In what they titled a “A National Reckoning of the Soul”, the Council of Centers on Jewish-Christian Relations (CCJCR) released a statement last week calling on churches in the US to address “the greatest crisis of public antisemitism in a century”.
“Prominent figures—entertainers, athletes, media personalities, politicians—are using twenty-first century technologies to spread antisemitic lies and conspiracies to millions of people,” the statement read. “So-called ‘Christian’ nationalists openly declare that true Christians hate Jews. Jews are being verbally and physically abused in the streets, vilified in social media, attacked on campuses, and assaulted and shot in their synagogues.”
In November, FBI director Christopher Wray addressed the ADL, saying, “The tragic reality [is] that the Jewish community uniquely ends up on the receiving end of hate-fueled attacks from all sides.” He noted that “a full 63% of religious hate crimes (in the U.S.) are motivated by antisemitism.” It should also be noted that Jews represent 2.4% percent of the general population.
The statement emphasized that the members were “increasingly alarmed that we may be witnessing the normalization of antisemitism in American discourse, which recalls events that happened in Germany when the Nazis rose to power in the 1930s. History also shows that the dehumanization of one minority group is often accompanied by the dehumanization of other minorities, as is happening today as well.”
The statement noted the Christian interest adopted by most churches as stated in the New Testament in the eleventh chapter of Romans which states that the Jews have a special status in God’s eye:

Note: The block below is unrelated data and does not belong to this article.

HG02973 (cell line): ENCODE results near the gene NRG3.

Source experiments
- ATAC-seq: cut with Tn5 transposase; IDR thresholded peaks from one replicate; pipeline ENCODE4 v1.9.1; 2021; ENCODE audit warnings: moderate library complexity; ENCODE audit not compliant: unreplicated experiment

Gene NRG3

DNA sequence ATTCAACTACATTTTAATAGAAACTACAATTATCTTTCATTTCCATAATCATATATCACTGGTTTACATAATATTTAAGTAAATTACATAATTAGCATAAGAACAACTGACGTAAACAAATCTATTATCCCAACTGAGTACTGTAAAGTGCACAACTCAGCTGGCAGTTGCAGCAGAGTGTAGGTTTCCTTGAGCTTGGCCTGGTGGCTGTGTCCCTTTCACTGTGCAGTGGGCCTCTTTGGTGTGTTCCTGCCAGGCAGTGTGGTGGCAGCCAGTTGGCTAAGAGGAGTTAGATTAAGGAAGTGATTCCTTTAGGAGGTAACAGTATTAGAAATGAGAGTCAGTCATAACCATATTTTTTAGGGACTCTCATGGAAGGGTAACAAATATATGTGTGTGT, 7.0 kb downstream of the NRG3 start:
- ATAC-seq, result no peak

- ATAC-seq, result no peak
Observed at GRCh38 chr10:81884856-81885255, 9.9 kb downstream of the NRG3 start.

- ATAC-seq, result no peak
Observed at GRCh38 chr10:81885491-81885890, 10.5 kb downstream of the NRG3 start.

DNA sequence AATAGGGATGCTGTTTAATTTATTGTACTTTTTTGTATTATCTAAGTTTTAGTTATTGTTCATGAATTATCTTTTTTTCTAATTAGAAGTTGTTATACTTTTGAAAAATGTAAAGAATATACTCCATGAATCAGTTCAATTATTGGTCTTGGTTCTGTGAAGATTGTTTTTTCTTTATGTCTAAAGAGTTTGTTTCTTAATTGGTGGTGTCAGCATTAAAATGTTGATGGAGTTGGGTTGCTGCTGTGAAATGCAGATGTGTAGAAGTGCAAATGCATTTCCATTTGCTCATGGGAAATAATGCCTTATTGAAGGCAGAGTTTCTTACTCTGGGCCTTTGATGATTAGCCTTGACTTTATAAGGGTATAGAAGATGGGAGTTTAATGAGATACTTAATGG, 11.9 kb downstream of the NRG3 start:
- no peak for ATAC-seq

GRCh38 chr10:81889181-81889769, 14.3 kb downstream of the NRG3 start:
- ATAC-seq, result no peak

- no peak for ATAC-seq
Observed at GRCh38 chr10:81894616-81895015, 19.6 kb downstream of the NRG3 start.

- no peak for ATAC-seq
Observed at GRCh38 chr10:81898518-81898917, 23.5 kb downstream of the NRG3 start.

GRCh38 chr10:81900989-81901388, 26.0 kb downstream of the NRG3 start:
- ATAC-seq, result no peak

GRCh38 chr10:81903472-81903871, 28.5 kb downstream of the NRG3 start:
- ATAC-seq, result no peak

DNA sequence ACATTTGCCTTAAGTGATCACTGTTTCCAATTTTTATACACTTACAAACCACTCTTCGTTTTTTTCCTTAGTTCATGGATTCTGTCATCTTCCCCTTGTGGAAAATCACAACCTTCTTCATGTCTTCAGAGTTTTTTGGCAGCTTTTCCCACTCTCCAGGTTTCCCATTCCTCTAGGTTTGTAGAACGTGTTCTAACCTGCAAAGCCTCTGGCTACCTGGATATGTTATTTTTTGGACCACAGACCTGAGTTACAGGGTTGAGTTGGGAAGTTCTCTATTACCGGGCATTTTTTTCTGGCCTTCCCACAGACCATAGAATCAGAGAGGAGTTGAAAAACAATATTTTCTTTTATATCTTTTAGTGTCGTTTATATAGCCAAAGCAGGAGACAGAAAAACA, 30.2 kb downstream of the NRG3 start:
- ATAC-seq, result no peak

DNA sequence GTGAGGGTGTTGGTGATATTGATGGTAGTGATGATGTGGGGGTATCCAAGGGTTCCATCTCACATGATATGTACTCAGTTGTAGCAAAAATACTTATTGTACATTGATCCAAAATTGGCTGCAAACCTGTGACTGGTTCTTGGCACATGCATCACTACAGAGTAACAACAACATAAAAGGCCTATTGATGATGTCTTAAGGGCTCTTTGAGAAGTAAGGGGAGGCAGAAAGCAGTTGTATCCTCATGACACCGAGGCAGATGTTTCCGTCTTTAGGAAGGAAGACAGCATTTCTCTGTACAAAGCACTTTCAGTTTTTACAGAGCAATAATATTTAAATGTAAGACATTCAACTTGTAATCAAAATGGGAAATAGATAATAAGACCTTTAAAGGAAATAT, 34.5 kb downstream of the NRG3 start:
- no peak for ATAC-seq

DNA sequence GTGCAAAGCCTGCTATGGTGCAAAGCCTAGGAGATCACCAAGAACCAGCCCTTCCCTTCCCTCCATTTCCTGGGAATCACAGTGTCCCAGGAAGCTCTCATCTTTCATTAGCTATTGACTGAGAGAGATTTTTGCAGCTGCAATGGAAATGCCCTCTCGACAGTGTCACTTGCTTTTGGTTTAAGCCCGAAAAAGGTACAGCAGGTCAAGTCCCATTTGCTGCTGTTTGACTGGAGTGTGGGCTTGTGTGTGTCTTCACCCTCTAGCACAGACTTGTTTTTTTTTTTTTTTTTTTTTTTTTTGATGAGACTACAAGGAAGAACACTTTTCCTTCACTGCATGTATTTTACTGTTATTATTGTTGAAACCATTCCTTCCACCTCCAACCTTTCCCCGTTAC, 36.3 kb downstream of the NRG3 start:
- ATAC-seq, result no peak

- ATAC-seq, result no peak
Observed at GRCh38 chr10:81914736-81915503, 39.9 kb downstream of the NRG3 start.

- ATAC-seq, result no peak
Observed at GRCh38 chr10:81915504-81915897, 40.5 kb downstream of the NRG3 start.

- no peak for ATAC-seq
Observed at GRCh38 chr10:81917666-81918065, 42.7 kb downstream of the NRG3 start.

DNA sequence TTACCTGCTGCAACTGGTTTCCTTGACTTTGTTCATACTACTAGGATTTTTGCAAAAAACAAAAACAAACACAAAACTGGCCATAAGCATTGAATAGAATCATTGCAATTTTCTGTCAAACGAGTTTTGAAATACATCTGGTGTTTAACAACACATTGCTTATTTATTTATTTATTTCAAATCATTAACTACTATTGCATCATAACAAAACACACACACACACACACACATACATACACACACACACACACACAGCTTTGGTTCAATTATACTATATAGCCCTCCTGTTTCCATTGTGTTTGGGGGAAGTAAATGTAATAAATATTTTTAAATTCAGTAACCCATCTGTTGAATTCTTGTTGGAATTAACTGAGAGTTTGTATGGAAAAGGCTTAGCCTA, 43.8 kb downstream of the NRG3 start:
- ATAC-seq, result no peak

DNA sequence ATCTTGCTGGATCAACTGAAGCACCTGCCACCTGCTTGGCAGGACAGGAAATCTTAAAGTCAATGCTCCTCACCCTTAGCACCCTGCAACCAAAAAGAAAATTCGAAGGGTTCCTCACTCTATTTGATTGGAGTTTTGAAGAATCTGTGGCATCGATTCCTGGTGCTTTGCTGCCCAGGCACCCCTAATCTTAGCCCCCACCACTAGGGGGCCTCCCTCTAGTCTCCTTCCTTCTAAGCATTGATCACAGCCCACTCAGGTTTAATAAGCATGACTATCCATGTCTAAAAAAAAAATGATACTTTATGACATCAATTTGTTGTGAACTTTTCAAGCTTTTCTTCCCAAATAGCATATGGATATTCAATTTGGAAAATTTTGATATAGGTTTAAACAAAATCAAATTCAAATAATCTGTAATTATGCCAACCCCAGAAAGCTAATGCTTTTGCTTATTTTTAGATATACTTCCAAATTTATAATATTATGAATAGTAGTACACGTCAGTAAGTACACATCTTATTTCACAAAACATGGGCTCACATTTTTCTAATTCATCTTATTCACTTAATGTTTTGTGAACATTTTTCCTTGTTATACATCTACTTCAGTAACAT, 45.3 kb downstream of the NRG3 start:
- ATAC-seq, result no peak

“God did not reject his people, whom he foreknew… So too, at the present time there is a remnant chosen by grace…for God’s gifts and his call are irrevocable.”
The CCJCR statement continued:
“We are living in a strange time when there is both a blessed and growing friendship between Christians and Jews alongside a resurgence of antisemitism and neo-Nazism,” it read. “We implore all churches to redouble their efforts to denounce antisemitism publicly as antithetical to the very essence of Christianity itself. We appeal to preachers and teachers to reiterate that hatred of Jews is a sin against God and humanity.”
At the same time, the statement acknowledged the role Christianity had played throughout history in antisemitism.
“There is a further profound reason why all this is morally obligatory for Christians. As students of history, we know that the roots of modern antisemitism and associated conspiracy theories grew out of Christian libels perpetuated against Jews in medieval Europe and out of centuries of Christian religious teaching of contempt for Jews. In Nazi Germany, certain theologians went so far as to call for the ‘de-Judaization of Christianity,’ with some even arguing that Jesus himself was not really a Jew, but an ‘Aryan.’ As many recent official church statements have observed, this anti-Jewish legacy weakened resistance to Nazism even among those Christians who discerned the sacrilegious nature of antisemitism.”
The statement offered points for Christians to consider in determining if antisemitism was rooted in their thoughts:
- Do we think about Jesus as if he were an outsider to Judaism, or as a Jew devoted to the Torah and its proper interpretation?
- Do we contrast the teachings of Jesus with the Old Testament as if his own spirituality was not inspired by those sacred texts?
- Do we conceive of the crucifixion as primarily motivated by Jewish figures or as a Roman execution of one more Jew among the thousands of Jews crucified by Rome?
The statement was unanimously endorsed by 30 of the group’s member organizations, most of which are based at colleges and universities throughout the US and Canada.
The call comes as the Anti Defamation League (ADL) reported 2,717 antisemitic incidents across the United States. This represents a 34% increase from the 2,026 incidents recorded in 2020 and is the highest number on record since ADL began tracking antisemitic incidents in 1979.
The CCJCR is is an association of centers and institutes in the United States and Canada devoted to enhancing mutual understanding between Jews and Christians.